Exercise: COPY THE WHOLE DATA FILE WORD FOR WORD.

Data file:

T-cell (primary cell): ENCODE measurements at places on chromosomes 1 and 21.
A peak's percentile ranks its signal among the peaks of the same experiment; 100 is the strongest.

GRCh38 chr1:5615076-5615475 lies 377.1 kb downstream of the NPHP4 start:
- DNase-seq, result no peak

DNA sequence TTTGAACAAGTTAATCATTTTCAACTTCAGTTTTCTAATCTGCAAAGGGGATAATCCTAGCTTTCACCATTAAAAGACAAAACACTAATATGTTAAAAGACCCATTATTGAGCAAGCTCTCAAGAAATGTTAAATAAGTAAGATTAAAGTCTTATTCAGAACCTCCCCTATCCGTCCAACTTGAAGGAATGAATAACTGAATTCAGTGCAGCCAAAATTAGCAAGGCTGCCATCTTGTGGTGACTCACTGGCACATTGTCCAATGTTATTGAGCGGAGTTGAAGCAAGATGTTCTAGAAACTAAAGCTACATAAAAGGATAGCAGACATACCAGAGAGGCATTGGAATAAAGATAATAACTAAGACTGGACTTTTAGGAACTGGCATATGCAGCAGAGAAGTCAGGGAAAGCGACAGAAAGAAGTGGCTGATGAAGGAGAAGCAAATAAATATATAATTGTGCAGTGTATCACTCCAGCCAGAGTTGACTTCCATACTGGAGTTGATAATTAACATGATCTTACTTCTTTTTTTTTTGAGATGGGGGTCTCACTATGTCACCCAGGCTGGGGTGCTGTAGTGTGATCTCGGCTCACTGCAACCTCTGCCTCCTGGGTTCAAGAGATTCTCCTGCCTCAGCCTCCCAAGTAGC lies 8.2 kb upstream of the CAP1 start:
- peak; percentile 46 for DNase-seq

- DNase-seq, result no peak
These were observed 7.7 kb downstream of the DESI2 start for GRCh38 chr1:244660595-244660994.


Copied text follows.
T-cell (primary cell): ENCODE measurements at places on chromosomes 1 and 21.
A peak's percentile ranks its signal among the peaks of the same experiment; 100 is the strongest.

GRCh38 chr1:5615076-5615475 lies 377.1 kb downstream of the NPHP4 start:
- DNase-seq, result no peak

DNA sequence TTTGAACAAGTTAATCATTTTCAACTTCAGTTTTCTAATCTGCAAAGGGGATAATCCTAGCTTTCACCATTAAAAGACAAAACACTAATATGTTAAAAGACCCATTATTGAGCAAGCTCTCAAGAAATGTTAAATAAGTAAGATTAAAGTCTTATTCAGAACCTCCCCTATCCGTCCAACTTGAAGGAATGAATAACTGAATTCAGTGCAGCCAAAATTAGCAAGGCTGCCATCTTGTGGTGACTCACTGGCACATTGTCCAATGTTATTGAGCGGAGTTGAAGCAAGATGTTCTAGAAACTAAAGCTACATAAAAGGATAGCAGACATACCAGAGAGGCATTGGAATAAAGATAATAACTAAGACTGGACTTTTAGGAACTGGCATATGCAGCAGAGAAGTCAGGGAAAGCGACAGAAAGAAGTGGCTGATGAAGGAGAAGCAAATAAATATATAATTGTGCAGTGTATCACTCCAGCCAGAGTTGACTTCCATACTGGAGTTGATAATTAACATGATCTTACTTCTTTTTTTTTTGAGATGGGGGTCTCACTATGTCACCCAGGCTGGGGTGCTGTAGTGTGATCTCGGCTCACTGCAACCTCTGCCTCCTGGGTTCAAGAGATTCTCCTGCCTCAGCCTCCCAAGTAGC lies 8.2 kb upstream of the CAP1 start:
- peak; percentile 46 for DNase-seq

- DNase-seq, result no peak
These were observed 7.7 kb downstream of the DESI2 start for GRCh38 chr1:244660595-244660994.